You continue to play a part in baptism. Baptism is not a historical thing. Baptism is an immersion in the Spirit, in the goodness of God—today and for the rest of your life.

     Isn’t it strange that some churches make you think it’s sinful to be baptized more than once? That doesn’t make sense. Martin Luther said we should remember our baptism every day. We should remember the commitment we have made to be followers of Jesus Christ every day.   

     Baptism is always about today—it’s not about what happened years ago when you got wet in the church. Baptism is a today thing. Are you committed to following the example of Jesus Christ today, immersing yourself in the goodness of God? St. Paul said, “Don’t you know that it’s the goodness of God that leads you to repentance?”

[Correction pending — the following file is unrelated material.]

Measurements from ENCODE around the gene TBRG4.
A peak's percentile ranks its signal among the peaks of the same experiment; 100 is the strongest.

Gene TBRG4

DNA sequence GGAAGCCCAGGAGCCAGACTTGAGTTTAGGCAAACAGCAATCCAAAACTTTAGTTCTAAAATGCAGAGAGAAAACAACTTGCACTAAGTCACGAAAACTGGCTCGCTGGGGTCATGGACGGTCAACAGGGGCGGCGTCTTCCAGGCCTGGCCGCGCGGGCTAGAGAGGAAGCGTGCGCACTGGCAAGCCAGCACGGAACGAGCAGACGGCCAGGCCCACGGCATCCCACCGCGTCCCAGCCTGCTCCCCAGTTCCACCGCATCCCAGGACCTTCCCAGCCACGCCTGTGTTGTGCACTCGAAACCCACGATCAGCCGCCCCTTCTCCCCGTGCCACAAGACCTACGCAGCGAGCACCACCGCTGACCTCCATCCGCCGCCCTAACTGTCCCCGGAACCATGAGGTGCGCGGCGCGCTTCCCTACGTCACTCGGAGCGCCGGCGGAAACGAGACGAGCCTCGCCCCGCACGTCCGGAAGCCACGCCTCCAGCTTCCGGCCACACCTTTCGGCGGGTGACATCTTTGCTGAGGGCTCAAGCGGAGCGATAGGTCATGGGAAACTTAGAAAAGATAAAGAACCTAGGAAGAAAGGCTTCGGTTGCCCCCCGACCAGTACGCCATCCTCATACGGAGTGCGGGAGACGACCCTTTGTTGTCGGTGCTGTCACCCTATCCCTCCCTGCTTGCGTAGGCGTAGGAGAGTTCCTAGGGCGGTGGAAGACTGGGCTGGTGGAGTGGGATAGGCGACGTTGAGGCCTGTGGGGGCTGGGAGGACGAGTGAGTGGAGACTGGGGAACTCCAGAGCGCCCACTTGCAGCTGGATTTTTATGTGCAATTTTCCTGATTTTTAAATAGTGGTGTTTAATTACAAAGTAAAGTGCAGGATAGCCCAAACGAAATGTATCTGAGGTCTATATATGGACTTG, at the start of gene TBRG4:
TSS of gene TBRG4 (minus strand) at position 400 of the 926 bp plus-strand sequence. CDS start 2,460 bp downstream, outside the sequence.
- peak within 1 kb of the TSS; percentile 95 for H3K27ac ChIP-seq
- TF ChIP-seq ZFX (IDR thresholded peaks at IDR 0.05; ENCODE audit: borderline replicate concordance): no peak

Doing your part in baptism means you will continue to immerse yourself in the things of God—prayer, Bible study, worship, service, fellowship and breaking of bread for the building up of relationships with our brothers and sisters in Christ, acts of love to our neighbor that are pleasing to God, and to let go of sin in your life. And it’s a daily thing.

     Once you’ve done your part in immersing yourself in the spirit of Jesus and the goodness of God, a spirit that is worthy of praise (i.e., the Holy Spirit) will motivate you to act in the best interests of your neighbor.